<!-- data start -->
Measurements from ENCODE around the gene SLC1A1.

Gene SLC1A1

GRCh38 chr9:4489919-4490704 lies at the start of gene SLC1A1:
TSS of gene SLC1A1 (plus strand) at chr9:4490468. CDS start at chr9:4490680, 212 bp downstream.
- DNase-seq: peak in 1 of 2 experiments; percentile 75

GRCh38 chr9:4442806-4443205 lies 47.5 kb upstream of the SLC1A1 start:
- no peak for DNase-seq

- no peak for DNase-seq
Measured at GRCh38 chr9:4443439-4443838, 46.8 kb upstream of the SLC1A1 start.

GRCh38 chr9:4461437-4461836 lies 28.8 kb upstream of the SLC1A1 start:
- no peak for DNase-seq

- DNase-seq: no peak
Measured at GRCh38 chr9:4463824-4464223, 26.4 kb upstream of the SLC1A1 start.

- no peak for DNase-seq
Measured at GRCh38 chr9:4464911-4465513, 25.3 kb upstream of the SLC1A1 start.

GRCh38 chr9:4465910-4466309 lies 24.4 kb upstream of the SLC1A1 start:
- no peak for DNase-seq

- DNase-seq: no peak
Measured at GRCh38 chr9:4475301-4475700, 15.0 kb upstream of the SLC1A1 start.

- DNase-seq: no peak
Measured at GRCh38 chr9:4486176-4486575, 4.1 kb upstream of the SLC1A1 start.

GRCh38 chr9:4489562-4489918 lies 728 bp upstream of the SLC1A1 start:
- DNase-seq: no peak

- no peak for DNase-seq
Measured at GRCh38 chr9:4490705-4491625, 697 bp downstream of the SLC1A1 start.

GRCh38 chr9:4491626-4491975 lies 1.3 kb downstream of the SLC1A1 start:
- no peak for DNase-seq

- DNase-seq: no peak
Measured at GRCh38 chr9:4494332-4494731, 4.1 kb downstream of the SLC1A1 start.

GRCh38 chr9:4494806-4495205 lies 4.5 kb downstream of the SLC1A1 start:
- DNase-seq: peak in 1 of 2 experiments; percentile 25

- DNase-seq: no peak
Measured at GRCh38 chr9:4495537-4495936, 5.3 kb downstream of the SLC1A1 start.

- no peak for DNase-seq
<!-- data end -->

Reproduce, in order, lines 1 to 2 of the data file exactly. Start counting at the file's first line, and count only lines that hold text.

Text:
Measurements from ENCODE around the gene SLC1A1.

Gene SLC1A1